The plan by Budget Committee Chairman Paul Ryan, R-Wis., exposes Republicans to political risk. Its Medicare proposal would give people presently 54 or younger health insurance subsidies that would steadily lose value over time - even as current beneficiaries and people 55 and older would stay in the current system.
The budget measure is nonbinding but lays out a vision to fundamentally reshape government benefit programs for the poor and elderly, programs whose spiraling costs threaten to crowd out other spending and produce a crippling debt burden that could put a major drag on the economy in the future.
"Which future do you want your children to have? One where the debt gets so large it crushes the economy and gives them a diminished future?" Ryan asked. "Or this budget ... that literally not only gets us on the way to balancing the budget but pays off our debt?"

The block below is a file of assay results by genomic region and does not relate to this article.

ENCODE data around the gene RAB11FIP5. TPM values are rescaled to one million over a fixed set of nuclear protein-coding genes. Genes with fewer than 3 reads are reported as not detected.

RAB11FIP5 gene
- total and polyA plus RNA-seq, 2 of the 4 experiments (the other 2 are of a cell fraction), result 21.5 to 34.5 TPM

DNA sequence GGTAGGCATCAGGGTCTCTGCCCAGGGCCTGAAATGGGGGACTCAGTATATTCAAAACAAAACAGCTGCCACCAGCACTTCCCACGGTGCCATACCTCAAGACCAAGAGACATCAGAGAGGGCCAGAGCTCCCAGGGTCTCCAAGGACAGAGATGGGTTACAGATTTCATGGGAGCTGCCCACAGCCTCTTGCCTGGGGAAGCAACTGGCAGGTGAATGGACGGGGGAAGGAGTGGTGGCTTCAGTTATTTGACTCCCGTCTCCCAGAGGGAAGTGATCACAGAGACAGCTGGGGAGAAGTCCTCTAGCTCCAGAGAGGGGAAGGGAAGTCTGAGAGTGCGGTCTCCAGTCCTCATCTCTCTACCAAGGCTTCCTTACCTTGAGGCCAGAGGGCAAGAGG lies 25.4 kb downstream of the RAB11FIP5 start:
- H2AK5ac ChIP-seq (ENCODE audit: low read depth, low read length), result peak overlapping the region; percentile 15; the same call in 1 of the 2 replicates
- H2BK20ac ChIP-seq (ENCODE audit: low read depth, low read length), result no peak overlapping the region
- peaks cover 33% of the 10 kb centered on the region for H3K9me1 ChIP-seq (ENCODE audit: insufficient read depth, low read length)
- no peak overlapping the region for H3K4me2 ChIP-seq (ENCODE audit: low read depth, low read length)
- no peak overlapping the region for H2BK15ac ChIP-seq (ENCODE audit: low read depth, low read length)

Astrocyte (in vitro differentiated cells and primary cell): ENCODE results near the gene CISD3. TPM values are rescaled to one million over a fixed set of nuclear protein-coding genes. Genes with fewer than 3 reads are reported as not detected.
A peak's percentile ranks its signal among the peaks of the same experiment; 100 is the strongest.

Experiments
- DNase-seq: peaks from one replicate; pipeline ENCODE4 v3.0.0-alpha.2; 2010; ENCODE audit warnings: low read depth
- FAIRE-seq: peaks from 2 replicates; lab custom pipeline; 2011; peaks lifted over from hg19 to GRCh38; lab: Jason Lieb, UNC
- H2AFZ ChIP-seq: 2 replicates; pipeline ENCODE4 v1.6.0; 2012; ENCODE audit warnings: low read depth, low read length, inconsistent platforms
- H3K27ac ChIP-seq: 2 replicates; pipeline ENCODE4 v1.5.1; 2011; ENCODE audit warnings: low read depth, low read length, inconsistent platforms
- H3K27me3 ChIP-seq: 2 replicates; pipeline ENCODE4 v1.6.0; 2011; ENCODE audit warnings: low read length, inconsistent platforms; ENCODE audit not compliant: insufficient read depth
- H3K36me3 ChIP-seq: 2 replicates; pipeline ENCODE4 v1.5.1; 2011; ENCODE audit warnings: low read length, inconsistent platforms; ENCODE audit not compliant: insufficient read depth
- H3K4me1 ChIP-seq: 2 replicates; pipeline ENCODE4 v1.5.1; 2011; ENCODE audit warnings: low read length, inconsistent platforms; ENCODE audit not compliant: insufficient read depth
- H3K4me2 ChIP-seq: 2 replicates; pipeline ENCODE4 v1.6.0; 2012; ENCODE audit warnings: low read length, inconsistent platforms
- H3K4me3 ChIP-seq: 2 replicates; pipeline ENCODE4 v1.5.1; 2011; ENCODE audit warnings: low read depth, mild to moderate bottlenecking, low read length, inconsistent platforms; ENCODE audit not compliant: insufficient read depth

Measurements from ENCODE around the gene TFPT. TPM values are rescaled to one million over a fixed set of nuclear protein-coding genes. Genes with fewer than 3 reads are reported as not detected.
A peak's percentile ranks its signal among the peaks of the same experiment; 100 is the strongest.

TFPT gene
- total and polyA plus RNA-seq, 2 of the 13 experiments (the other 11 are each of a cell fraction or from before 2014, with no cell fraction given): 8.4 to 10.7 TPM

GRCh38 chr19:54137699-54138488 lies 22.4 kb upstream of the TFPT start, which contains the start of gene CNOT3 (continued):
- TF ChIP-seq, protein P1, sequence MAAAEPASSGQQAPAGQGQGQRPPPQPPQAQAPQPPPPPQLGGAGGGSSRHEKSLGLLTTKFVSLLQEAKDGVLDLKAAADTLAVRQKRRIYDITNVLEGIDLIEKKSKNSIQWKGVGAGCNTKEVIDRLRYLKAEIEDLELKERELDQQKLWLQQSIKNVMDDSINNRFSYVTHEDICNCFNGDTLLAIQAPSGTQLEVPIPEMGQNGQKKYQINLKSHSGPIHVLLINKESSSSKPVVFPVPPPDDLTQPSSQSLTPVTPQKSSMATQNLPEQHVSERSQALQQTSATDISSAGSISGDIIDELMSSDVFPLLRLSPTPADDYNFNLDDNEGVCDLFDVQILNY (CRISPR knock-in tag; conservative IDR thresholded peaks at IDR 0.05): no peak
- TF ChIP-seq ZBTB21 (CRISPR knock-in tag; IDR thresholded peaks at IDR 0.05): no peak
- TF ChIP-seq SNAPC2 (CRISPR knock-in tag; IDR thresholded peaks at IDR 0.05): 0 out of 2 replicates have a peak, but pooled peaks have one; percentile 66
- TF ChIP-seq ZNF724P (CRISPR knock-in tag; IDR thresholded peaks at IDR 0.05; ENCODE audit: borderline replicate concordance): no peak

The GOP's solution to unsustainable deficits is to relentlessly attack the spending side of the ledger while leaving Bush-era tax cuts intact. It calls for tax changes that would lower the top income tax rates for corporations and individuals by cleaning out a tax code cluttered with tax breaks and preferences, but it parts company with Obama and the findings of a bipartisan deficit commission, which proposed devoting about $100 billion a year in new revenue to easing the deficit.
Democrats and many budget experts say this spending-cuts-only approach is fundamentally unbalanced, targeting social safety net programs like Medicaid and food stamps while leaving in place a tax system they say bestows too many benefits on the wealthy. The GOP blueprint would cut almost $800 million from the federal-state Medicaid program - which provides health care to the poor and disabled and pays for nursing home care for millions of indigent senior citizens - into a block grant program run by the states.